The Case for Being a Passive, Buy and Hold Investor

In my opinion, the best way to have exposure to the stock market is to buy great companies and hold them through any market condition. Generally, trading in and out of positions or re-adjusting your portfolio based on macro factors does a lot more harm than good. Usually macro conditions have no merit for forecasting stock prices and moving positions in the portfolio does not enhance returns. Trading, re-positioning or taking profits are quick ways to rack up excessive fees and commissions. To quote Warren Buffett, “Wall Street makes money on activity. You make money on inactivity.” Being a passive, long term investor has many advantages over trading.

1) Its low maintenance – Passive, long term investing doesn’t require a lot of your time in front of the stock market. Unlike a trader, during market hours, a buy and hold investor is free to spend time with their kids, walk the dog or start that workout program you’ve been putting off. The practice of watching daily price movements is highly counterproductive to the temperament a long term investor must maintain. Some traders may claim that passive investors simply ‘don’t do anything.’ As Wall Street makes more money off of trading fees, commissions and activity, the ‘don’t do anything’ strategy, in my opinion, is a thoughtful and rational approach to investing in stocks. Why would you want to give Wall Street more of your money in trading fees? The low maintenance way is to think like an owner and only buy stocks that you would be comfortable owning the entire business of. When you buy stocks with the conviction of being the owner, short term price fluctuations are irrelevant. As an owner of a business, do you sell out at the first sign of fluctuation in business? No, and you shouldn’t either with stocks.

2) It’s easier on the nerves – I say ‘easier’ because even passive investing has its nervous moments, but nothing compared to the everyday ups and downs of trading. An advantage of buy and hold investing is admitting defeat to the rationality of stock price fluctuations. The stock market moves in an irrational and chaotic manner in the short term. Making sense of short term moves can be profitable for some, yet the vast majority of short term traders underperform a passive investor. The odds of winning in trading are similar to the odds at a casino. The prudent behaviour is to maintain a steady temperament and essentially ignore stock market fluctuations, unless values depress so much that you can buy stocks on a bargain. As a buy and hold investor, time is on your side, so if your stock goes down from where you bought it, you don’t have to worry like a trader if you still think the company is great.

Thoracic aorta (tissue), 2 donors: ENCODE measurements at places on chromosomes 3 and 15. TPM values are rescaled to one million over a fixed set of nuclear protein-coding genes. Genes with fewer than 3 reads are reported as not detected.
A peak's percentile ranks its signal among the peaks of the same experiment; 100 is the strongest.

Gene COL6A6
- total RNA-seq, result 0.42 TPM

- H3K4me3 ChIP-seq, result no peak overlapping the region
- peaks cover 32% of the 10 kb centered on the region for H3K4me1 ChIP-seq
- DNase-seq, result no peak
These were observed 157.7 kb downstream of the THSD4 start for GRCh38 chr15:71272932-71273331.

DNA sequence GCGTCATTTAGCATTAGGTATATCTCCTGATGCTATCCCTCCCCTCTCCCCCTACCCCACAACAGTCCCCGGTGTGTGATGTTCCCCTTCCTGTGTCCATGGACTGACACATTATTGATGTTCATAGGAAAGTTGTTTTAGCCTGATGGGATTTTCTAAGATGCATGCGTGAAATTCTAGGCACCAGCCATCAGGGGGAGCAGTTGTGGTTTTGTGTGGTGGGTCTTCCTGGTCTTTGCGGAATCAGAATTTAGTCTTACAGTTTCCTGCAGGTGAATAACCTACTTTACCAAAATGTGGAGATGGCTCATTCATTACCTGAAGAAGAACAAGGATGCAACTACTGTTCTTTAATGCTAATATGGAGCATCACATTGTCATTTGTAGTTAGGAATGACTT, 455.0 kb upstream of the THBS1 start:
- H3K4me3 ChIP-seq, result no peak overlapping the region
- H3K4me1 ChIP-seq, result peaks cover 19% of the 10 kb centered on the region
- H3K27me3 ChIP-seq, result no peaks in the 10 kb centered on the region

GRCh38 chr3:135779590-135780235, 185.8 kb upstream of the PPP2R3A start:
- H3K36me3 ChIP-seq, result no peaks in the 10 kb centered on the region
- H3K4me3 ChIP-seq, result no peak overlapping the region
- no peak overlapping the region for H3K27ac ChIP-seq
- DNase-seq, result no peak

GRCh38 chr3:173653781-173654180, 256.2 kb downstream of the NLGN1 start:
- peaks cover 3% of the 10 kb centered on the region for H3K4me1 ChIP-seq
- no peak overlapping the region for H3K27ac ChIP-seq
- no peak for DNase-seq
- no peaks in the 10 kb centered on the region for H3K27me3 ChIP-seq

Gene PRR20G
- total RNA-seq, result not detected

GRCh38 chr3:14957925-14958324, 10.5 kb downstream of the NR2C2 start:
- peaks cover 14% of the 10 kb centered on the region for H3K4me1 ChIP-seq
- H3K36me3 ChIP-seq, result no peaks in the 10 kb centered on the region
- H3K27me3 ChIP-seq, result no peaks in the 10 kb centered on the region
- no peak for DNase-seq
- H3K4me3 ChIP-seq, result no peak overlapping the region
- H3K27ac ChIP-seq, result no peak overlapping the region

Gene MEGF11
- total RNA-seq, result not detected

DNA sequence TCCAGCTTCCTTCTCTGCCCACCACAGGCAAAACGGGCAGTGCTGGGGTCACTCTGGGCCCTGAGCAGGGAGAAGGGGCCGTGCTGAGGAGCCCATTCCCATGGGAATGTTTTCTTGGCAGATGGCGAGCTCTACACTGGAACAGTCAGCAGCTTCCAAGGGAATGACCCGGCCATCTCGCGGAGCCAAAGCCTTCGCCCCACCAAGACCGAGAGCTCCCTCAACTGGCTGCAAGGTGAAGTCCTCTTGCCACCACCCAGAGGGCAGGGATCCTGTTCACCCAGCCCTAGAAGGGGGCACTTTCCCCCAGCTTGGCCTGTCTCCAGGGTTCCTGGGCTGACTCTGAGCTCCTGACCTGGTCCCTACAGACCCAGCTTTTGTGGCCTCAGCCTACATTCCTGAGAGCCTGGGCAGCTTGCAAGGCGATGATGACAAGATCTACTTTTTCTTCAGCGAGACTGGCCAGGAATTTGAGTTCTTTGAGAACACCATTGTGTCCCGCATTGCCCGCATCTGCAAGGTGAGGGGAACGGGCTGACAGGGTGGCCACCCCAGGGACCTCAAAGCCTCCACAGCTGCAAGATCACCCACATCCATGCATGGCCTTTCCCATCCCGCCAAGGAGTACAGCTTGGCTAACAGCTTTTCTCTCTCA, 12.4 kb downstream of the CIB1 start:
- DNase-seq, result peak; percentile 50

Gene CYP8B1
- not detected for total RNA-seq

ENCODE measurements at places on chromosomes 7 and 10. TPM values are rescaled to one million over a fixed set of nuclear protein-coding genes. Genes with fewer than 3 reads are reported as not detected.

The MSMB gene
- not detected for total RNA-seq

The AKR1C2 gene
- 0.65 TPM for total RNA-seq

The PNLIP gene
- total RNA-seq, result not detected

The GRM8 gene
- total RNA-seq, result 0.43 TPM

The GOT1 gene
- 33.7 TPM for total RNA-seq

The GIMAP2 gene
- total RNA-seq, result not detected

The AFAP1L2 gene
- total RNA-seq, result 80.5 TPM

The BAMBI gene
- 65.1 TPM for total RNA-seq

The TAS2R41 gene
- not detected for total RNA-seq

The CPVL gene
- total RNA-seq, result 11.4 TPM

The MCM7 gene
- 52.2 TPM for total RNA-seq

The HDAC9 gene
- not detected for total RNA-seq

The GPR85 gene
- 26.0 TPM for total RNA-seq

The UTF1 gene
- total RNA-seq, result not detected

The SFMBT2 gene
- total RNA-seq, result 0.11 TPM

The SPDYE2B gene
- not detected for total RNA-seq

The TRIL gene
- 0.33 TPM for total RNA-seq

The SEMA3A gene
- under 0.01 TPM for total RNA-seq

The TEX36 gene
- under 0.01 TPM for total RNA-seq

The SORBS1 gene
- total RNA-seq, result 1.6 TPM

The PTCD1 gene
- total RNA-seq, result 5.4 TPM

3) Less fees and commissions – Fees are often overlooked by most do it yourself investors. When working with small amounts of money, fees and commissions become even more important. Learning to control your impulse trading and doing far less when it comes to portfolio management may be the most profitable move an at home investor can make. Despite what you may hear, the big money in investing is made by diligent, long term investors, not from traders. As mentioned earlier, I compare trading to the casino; sure you can make money, and some people learn how to game the system better, but over the long term, you underperform. The reason why casinos are in business is because more people lose then win. The same can be said about Wall Street, more people trade too much and lose, especially the beginner investor.

4) Its proven – Very simply, common knowledge passed down from past great practical financial minds such as Benjamin Franklin, say that the way to wealth is through slow, steady and diligent industry and frugality. It makes sense that something as difficult as gaining financial freedom cannot be accomplished quickly, otherwise everyone would be rich. Benjamin Franklin also spoke of the lure and danger of ‘get rich quick’ schemes. Franklin warns that even men of good conscience are enticed by the prospect of quick and easy money, when in reality the real way to wealth takes a great deal of conviction and time. My advice is to avoid the herd of quick money traders and the Wall Street mentality, and embrace the old school American, Benjamin Franklin mentality.

The stock markets record over the long term is quite compelling as well. Despite recent negativity, stocks have returned about 9% annualized return over the last 100 years. With current sentiment, you would think the return would have been negative 9% over the long term. The fact is, if you bought the Dow Jones 50 years ago, fell asleep and woke up today, you would be extremely happy with your investments. These are the facts that you must keep in mind when executing your long term investment plan.

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